Well, today I turned down a job offer. I would have made more money and had a better commute, but I am absolutely convinced that the added stress of the new job would not be worth what they’re willing to pay me in return. I’ll stick with my current job, thanks anyway.
I had been anticipating this offer for a couple of months, so I’ve had a lot of time to think about it. I was certain about my criteria for changing jobs—how much I would need to make, how much vacation I could get, and what type of job it would be.
Along the way, I encountered some tell-tale signs that sat in my gut uncomfortably (pardon the mixed metaphor; I am still on my first cup of coffee):
- If I accepted the new job, I would relinquish my office with a window that looks out onto a pretty wooded area (at my current job), for a cubical in a dark basement.
- I would have a large sales quota, but would not have the opportunity to make much commission (and the base salary is distinctly room temperature).
- The HR person was phony. Shallow, even. Probably not a valid reason not to take a job, but her insistence that their offer was so fantastic got on my nerves. “We’ve done a lot of research” about wages, benefits, etc. and she truly seemed to think their offer was great. But for me, it didn’t add up. A great offer to them does not necessarily equal a great offer to me.
- This prospective employer would perhaps be willing to give me raises moving forward if I performed well, but did not acknowledge that my own experiences are also valuable and would bring a lot to this job. I’m not fresh out of college, I have the perfect experience for this job. It doesn’t seem to count. Frustrating.
- No ability to work from home. (“We’re not set up for that.”)
- They work during snowstorms.
- I wouldn’t be eligible for the company’s 401(k) program until I was employed there six months. Why would I want to stay out of the market now?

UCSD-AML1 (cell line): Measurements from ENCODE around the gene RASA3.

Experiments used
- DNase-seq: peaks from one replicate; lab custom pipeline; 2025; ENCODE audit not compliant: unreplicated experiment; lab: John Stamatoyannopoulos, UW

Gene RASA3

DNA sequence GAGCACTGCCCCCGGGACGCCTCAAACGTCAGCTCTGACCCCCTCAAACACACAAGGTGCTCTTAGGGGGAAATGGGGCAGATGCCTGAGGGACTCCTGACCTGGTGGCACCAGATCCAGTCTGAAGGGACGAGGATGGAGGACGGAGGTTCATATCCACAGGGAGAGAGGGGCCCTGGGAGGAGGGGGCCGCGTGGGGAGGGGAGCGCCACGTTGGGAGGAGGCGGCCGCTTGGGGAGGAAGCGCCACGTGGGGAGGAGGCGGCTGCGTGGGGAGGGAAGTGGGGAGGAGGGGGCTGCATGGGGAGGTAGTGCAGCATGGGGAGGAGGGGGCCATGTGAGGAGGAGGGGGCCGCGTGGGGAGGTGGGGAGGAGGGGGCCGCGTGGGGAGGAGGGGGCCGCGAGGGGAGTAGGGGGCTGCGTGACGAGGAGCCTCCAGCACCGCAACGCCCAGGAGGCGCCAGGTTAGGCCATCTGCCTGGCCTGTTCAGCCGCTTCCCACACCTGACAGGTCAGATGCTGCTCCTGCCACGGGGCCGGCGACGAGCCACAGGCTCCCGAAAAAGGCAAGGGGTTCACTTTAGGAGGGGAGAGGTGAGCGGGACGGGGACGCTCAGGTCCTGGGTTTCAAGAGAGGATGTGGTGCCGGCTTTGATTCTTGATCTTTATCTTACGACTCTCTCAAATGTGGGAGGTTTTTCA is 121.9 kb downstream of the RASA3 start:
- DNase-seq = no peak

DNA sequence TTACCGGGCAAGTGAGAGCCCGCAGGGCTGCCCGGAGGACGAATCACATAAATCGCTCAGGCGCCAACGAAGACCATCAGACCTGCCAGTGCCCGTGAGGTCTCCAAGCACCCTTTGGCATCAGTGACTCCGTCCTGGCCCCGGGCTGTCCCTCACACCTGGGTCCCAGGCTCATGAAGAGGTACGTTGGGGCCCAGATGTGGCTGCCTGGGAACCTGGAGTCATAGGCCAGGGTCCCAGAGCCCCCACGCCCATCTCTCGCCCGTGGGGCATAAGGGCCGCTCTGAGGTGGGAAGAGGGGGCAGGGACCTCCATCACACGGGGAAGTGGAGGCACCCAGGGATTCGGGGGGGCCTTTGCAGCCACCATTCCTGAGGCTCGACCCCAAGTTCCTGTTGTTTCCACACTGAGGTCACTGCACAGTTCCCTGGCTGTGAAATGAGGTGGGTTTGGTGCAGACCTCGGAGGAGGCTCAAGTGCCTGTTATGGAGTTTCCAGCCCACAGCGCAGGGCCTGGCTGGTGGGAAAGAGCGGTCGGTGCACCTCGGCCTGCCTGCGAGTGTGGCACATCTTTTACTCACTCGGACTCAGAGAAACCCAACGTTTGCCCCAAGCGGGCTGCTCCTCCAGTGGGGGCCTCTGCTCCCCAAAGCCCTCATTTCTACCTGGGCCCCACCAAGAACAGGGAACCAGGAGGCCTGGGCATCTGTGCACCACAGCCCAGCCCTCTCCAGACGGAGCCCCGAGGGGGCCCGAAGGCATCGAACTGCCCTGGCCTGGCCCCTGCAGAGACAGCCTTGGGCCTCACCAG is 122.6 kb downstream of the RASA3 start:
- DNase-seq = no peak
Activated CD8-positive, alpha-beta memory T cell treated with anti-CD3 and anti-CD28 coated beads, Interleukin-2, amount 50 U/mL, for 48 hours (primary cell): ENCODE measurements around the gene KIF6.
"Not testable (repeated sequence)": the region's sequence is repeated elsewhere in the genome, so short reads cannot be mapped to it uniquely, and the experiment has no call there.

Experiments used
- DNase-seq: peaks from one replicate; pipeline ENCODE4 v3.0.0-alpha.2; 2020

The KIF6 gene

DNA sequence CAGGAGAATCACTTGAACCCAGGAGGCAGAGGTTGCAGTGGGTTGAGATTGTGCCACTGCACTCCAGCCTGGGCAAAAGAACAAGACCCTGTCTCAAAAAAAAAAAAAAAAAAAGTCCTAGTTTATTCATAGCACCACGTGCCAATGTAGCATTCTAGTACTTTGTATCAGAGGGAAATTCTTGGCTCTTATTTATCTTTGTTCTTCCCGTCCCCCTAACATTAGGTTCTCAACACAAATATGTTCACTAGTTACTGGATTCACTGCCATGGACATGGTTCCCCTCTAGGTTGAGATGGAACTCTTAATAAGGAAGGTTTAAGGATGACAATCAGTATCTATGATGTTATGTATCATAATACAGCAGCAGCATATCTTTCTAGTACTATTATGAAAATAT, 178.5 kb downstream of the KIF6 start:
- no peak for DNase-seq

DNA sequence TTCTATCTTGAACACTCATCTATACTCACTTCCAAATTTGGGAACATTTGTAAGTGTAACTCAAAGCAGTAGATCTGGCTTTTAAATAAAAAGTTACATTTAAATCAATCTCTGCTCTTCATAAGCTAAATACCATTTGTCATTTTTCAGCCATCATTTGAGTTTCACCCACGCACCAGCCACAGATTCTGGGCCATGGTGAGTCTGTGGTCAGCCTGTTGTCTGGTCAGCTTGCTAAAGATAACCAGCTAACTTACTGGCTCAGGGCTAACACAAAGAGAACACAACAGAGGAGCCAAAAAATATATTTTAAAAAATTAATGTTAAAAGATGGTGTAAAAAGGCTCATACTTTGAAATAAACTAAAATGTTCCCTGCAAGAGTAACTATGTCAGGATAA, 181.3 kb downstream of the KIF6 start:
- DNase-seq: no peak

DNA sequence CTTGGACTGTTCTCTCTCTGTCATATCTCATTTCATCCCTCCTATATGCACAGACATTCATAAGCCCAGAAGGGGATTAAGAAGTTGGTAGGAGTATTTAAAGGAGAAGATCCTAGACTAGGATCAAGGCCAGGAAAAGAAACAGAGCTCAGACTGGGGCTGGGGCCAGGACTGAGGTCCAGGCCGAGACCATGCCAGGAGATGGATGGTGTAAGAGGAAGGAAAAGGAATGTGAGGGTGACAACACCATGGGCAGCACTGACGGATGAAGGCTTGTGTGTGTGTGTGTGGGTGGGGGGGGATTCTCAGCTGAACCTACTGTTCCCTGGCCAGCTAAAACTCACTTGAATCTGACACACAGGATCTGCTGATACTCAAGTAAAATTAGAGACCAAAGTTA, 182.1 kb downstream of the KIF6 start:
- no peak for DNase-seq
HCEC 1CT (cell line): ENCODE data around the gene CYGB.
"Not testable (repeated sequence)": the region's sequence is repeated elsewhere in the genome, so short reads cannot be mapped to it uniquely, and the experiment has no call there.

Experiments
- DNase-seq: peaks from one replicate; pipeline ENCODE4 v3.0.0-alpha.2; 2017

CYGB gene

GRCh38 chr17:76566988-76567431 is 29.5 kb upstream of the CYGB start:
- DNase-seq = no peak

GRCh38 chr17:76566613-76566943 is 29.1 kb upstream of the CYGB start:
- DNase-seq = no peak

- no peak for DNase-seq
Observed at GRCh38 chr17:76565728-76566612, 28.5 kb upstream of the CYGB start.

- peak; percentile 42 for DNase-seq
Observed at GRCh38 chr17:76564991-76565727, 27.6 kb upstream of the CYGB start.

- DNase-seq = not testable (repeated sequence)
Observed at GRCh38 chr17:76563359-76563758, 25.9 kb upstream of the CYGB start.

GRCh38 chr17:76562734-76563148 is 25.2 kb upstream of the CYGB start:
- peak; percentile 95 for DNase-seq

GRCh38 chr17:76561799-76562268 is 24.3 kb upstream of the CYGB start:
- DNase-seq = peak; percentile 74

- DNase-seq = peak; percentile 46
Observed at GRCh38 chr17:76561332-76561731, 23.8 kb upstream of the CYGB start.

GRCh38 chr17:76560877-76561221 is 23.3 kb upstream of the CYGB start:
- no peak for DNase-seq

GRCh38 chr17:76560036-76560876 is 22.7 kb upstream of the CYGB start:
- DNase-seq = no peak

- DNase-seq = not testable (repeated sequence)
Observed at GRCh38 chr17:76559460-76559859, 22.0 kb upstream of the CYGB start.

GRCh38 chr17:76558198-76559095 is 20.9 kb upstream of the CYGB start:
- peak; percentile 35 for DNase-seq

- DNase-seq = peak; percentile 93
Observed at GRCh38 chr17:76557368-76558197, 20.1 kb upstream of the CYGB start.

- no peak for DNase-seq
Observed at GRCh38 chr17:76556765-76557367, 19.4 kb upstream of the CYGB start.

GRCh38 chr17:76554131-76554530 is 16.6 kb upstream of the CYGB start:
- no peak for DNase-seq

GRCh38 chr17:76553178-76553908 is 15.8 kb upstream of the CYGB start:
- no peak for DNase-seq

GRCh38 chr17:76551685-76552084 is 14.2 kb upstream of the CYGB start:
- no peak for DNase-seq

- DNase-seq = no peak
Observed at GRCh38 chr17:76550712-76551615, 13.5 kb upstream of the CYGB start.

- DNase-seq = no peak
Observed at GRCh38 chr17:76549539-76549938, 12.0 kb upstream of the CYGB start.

- After 6 months, I would be eligible for 3 sick days. Gee, thanks. I’m rarely sick, but this type of policy just sets you up for wanting to be sick. It reeks of “we don’t trust you.”
On the other hand, I liked the company, products, people I’d work with directly, and responsibilities enough so that I’d be willing to work with all those tell-tale signs if the offer were better, i.e., if it met my criteria.
After four interviews with this company, over four months, and meeting with about a dozen decisionmakers (including 5 sales managers!), I got an offer. I thought we could work things out and, over the long holiday weekend, I settled into the idea that I would probably be accepting a new job. After negotiations that didn’t produce a reasonable return on my investment, I turned down the offer this morning.
I would generally expect negotiations to last for more than a couple of days, but the employer didn’t budge much and didn’t show signs of being interested in how to get me on board. I sold, sold, sold, but they didn’t.
So, I turned down the offer this morning. It feels a bit anticlimactic after all those interviews, but the process was still good for me. I got some great interview experience and met some nice people. Maybe they’ll realize what great talent they’re missing out on and call me up in a few weeks with an offer I can’t refuse. Ha, ha!